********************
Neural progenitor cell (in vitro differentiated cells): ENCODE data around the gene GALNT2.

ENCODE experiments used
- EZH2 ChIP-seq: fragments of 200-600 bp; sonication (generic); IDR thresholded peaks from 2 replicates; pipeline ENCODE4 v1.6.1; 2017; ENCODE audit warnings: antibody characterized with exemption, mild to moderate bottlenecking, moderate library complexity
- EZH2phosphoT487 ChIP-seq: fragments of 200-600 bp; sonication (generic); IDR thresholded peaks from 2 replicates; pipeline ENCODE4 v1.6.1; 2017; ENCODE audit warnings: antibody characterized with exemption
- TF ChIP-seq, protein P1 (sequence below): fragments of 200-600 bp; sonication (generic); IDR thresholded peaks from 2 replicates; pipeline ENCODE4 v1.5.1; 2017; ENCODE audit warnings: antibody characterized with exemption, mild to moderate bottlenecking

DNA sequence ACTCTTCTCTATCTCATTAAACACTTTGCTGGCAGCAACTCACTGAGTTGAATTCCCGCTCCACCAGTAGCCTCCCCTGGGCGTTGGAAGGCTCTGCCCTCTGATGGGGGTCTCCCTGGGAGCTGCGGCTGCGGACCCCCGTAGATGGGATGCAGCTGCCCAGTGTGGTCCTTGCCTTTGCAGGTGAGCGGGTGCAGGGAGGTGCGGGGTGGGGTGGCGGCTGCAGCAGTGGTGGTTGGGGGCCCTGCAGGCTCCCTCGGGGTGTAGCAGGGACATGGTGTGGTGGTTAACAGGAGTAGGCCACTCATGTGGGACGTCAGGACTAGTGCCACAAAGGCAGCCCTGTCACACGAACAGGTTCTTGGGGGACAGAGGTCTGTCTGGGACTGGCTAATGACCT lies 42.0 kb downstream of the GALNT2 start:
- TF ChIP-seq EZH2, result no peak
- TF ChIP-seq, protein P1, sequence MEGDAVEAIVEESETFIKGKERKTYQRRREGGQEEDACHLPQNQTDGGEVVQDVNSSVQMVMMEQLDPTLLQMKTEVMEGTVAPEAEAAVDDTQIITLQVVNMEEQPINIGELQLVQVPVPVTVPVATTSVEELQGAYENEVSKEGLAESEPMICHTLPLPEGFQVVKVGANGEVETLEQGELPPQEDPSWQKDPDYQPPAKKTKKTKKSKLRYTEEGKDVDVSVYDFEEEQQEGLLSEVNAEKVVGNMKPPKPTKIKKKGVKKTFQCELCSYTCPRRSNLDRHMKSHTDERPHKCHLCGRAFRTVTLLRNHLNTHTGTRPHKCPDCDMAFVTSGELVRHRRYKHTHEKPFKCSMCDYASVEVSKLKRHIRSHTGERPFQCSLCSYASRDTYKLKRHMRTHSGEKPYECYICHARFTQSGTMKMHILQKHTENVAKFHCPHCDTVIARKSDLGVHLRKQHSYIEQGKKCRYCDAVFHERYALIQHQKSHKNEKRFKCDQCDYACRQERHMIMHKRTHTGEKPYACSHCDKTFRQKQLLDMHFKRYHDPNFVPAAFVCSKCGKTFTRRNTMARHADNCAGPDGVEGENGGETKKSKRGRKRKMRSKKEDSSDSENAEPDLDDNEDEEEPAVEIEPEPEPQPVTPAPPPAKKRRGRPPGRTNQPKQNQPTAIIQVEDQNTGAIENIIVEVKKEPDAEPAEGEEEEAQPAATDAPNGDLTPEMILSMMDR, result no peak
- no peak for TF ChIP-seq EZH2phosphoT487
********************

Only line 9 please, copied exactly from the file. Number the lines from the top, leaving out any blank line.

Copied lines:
- no peak for TF ChIP-seq EZH2phosphoT487